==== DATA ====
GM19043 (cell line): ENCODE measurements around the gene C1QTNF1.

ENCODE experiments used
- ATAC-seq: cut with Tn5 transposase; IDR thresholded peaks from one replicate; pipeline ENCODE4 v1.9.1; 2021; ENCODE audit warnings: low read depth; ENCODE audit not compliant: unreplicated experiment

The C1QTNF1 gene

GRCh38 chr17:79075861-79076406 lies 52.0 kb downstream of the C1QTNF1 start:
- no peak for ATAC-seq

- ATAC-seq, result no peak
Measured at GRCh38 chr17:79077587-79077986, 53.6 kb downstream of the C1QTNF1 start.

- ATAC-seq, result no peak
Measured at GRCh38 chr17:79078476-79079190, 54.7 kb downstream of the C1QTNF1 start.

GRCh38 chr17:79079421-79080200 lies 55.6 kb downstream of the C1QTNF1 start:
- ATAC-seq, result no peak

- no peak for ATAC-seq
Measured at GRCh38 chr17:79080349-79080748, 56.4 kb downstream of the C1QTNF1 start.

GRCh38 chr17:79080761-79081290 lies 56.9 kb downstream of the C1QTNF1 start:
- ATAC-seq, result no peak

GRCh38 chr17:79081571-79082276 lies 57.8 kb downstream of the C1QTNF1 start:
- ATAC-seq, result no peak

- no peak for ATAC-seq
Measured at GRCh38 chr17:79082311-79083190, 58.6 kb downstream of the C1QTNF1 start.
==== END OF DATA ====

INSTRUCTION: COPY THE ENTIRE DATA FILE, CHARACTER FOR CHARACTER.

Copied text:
GM19043 (cell line): ENCODE measurements around the gene C1QTNF1.

ENCODE experiments used
- ATAC-seq: cut with Tn5 transposase; IDR thresholded peaks from one replicate; pipeline ENCODE4 v1.9.1; 2021; ENCODE audit warnings: low read depth; ENCODE audit not compliant: unreplicated experiment

The C1QTNF1 gene

GRCh38 chr17:79075861-79076406 lies 52.0 kb downstream of the C1QTNF1 start:
- no peak for ATAC-seq

- ATAC-seq, result no peak
Measured at GRCh38 chr17:79077587-79077986, 53.6 kb downstream of the C1QTNF1 start.

- ATAC-seq, result no peak
Measured at GRCh38 chr17:79078476-79079190, 54.7 kb downstream of the C1QTNF1 start.

GRCh38 chr17:79079421-79080200 lies 55.6 kb downstream of the C1QTNF1 start:
- ATAC-seq, result no peak

- no peak for ATAC-seq
Measured at GRCh38 chr17:79080349-79080748, 56.4 kb downstream of the C1QTNF1 start.

GRCh38 chr17:79080761-79081290 lies 56.9 kb downstream of the C1QTNF1 start:
- ATAC-seq, result no peak

GRCh38 chr17:79081571-79082276 lies 57.8 kb downstream of the C1QTNF1 start:
- ATAC-seq, result no peak

- no peak for ATAC-seq
Measured at GRCh38 chr17:79082311-79083190, 58.6 kb downstream of the C1QTNF1 start.